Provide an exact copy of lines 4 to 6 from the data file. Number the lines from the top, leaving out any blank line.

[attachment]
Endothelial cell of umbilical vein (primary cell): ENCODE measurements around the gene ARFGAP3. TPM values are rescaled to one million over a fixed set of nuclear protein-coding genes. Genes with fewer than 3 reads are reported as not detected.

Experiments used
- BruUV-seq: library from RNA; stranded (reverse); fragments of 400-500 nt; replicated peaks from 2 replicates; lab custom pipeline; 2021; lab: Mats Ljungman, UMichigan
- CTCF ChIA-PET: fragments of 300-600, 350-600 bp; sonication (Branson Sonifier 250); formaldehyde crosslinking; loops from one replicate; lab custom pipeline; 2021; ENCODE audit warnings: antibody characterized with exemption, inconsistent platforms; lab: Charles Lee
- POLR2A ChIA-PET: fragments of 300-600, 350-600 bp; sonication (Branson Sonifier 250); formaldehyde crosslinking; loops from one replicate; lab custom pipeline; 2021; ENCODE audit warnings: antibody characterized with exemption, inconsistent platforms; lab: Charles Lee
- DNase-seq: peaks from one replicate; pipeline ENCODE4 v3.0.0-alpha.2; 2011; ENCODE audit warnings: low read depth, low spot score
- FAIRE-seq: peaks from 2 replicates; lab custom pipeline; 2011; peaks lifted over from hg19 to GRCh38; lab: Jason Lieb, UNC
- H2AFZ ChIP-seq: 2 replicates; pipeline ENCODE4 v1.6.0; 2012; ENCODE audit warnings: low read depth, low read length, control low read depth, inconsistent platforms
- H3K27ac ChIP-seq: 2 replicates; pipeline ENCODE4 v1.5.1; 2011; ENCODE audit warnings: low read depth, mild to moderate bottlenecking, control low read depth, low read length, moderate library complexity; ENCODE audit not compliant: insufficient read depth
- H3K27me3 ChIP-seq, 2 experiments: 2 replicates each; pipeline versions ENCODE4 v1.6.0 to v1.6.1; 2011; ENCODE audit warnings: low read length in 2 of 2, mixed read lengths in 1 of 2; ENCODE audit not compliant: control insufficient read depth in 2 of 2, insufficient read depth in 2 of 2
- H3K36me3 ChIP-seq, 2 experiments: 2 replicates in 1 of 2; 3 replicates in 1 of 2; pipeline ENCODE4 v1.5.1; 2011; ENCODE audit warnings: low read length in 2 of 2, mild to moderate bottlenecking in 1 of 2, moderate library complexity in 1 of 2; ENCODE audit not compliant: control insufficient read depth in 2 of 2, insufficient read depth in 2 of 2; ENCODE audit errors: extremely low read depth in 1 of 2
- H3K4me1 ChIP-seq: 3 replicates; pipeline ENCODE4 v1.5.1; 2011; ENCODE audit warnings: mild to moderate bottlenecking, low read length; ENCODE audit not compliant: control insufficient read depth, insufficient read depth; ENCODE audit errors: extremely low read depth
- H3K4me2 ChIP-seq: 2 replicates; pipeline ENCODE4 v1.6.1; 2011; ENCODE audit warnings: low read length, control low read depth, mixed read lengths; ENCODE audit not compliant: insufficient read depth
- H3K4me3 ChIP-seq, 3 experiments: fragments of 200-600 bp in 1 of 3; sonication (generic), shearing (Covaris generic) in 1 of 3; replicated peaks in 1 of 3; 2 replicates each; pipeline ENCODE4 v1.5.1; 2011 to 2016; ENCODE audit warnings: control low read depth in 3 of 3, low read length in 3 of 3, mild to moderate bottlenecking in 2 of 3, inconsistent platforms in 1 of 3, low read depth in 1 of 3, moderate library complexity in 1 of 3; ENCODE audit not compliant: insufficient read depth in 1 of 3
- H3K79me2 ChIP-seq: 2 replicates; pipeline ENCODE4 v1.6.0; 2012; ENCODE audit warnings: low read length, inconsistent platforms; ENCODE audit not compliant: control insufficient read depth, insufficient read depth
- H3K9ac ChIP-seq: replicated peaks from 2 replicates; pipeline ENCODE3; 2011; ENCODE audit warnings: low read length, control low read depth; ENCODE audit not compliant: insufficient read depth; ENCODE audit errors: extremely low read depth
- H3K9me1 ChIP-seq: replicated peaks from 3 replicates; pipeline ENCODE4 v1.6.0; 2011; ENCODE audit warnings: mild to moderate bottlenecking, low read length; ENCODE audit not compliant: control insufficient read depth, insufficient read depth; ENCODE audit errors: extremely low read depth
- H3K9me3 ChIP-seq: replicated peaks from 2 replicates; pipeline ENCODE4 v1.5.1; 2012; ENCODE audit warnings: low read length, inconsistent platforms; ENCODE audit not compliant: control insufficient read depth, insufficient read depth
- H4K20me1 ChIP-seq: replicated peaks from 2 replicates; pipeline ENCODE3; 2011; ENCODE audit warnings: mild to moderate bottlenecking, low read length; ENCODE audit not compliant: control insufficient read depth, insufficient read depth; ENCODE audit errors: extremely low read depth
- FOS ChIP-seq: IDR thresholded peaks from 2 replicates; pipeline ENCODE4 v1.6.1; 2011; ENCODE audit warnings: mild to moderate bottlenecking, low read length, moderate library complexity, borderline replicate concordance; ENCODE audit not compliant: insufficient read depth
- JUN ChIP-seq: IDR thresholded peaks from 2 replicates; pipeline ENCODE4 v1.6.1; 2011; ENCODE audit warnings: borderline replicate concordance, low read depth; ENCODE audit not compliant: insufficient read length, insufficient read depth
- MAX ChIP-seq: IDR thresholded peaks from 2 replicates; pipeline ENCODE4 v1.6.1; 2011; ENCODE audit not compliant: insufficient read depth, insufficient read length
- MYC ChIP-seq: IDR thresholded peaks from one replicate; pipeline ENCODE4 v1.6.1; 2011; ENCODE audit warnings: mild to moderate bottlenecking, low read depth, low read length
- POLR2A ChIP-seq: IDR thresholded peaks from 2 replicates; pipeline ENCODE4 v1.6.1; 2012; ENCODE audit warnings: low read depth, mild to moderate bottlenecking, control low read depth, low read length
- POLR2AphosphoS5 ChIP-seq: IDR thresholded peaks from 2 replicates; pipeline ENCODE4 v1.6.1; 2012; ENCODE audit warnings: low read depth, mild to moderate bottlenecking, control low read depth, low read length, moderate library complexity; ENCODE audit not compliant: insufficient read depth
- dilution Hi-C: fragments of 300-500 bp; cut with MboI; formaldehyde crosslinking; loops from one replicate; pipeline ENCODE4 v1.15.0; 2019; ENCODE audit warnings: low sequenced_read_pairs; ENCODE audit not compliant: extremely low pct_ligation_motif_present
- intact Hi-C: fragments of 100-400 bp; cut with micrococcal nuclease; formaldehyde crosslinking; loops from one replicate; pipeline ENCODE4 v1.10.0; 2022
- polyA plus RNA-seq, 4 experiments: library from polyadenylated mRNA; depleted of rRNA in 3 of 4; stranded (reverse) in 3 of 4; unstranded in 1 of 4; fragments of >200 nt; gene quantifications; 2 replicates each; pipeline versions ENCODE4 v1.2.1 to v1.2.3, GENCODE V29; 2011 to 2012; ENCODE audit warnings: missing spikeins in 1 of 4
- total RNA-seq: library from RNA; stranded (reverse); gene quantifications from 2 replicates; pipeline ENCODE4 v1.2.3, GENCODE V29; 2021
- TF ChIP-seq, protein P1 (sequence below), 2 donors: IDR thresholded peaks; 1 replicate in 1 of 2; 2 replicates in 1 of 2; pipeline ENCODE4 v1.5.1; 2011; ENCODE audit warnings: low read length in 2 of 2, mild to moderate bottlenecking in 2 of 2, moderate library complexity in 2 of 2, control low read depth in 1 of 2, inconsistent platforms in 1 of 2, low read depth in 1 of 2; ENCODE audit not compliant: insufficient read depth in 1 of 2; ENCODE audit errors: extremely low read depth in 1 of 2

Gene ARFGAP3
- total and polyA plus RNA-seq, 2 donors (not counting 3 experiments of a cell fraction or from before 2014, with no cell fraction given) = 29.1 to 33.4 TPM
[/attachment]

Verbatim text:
- CTCF ChIA-PET: fragments of 300-600, 350-600 bp; sonication (Branson Sonifier 250); formaldehyde crosslinking; loops from one replicate; lab custom pipeline; 2021; ENCODE audit warnings: antibody characterized with exemption, inconsistent platforms; lab: Charles Lee
- POLR2A ChIA-PET: fragments of 300-600, 350-600 bp; sonication (Branson Sonifier 250); formaldehyde crosslinking; loops from one replicate; lab custom pipeline; 2021; ENCODE audit warnings: antibody characterized with exemption, inconsistent platforms; lab: Charles Lee
- DNase-seq: peaks from one replicate; pipeline ENCODE4 v3.0.0-alpha.2; 2011; ENCODE audit warnings: low read depth, low spot score